One of the most potent sources of the Jewish-Christian divide is the historic charge that "the Jews killed Jesus." That's why in writing my new book, Jesus Uncensored: Restoring the Authentic Jew, I wanted to know more about this puzzling accusation. How could the Jews have killed Jesus when all of his followers were Jewish? It was clear to me that there would be no Christianity if not for Jews who embraced Jesus and his teachings. Yet, as I discovered, belief in the guilt of all Jews for the death of Jesus still lingers--often beneath the surface, now that it is no longer politically correct.
I was reminded of that by a friend who described her first encounter with her college roommate, a young woman from rural upstate New York where she had little contact with Jews. When she learned that my friend was Jewish, she half jokingly blurted out: "Oh, you killed our lord."
That accusation was no joke for the untold numbers of Jews throughout history who were slaughtered based on that indictment. How did the bizarre conclusion blaming all Jews come about, I wondered? Even if one Jewish disciple, Judas Iscariot, was a turncoat (although the recently deciphered Gospel of Judas says otherwise), why did that make all Jews responsible for Jesus' death? Would anyone claim that the Americans killed Abraham Lincoln, Martin Luther King, or John F. Kennedy? Yes, those murders were committed by Americans. But Americans in general were never accused--or worse, punished. Yet only Jews have been indicted and persecuted for the death of Jesus--with the charge making its way to upstate New York two thousand years later. More puzzling and disturbing, I discovered that in modern times opinion has been divided among biblical experts and pundits about who was primarily responsible for the crucifixion of Jesus. But even these mixed opinions have had little impact on general perceptions. The Jews are always the perpetrators.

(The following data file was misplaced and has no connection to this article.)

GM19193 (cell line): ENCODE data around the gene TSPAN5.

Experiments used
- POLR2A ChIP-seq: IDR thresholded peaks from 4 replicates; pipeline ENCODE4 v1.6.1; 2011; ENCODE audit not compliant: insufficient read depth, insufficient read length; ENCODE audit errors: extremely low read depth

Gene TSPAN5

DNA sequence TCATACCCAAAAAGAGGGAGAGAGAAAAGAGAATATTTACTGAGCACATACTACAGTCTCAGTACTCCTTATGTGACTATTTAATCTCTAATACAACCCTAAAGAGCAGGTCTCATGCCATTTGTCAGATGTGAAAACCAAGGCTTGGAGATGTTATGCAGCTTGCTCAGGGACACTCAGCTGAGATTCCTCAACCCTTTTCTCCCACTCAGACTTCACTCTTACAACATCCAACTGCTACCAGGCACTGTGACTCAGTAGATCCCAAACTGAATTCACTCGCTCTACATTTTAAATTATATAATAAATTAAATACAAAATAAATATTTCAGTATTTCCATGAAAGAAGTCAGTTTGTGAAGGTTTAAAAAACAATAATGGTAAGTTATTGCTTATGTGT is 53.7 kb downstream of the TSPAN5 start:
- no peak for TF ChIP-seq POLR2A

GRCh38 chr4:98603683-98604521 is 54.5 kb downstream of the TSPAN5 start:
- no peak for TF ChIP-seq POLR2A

The lineup is composed of the usual cast of suspects: Judas Iscariot, the Sanhedrin (the ruling body of Judaism), Caiaphas (the head of the Sanhedrin), Pontius Pilate (the Roman Prefect)--and by extension all Jews and all Romans. The preponderance of biblical experts blame the Romans (the only ones who could order and carry out the execution)--but there is, to my knowledge, no historical evidence of even a single incidence of marauders storming a village crying, "Execute those Roman killers of our Lord." Only Jews have suffered the brutal consequences of that charge.
In my search for answers, I pored over the New Testament. Maybe there's something I missed in my previous readings, I thought. And indeed, I discovered revelations that were even more puzzling and shocking.
Let's begin with Judas Iscariot receiving 30 pieces of silver. I asked myself, Why did the Jewish authorities have to pay someone to locate and identify Jesus? Remember, the Sanhedrin was out to get this famous rabbi because he was a thorn in their side -- a relentless outspoken critic of the Jewish leaders for not representing the spiritual core of Judaism and the Torah. More bothersome to them was that Jesus was gaining in popularity. "Multitudes" were coming to him for his teachings and healings. They arrived from all over the Jewish world -- Syria, and beyond Jordan (Matthew 4:24-25). Jesus was so famous and loved by his Jewish followers that the authorities were hesitant to arrest him at one of his open-field gatherings for fear of a riot (Mark 14:1-2). (Jews protecting Jesus? And the Jews Killed Jesus?).
That's why they sought Jesus at a private meeting with his disciples in Gethsemane Garden. And it was so urgent for the authorities to capture this famous rabbi that they were willing to pursue him at one of the holiest times for Jews -- during the Passover celebration. Is it likely then that not one of the Jewish Temple guards, Temple priests, and other Jewish officials who came to arrest Jesus could identify the celebrated rabbi who headed their most wanted list (Luke 22:52; Matthew 26:47; Mark 14:43)? Is it plausible that they needed Judas Iscariot to point him out with the famous "kiss" (Luke 22:47-48; Matthew 26:48-49; Mark 14:44-45)? That this makes no sense whatsoever is punctuated by the Gospel of John, in which Jesus identifies himself and there is no kiss: "... then as he had said unto them, I am he..." And "Jesus answered, I have told you that I am he" (John 18:1, 4, 5, 7, 8). Yet this brief illogical narrative launched centuries of persecution of Jews.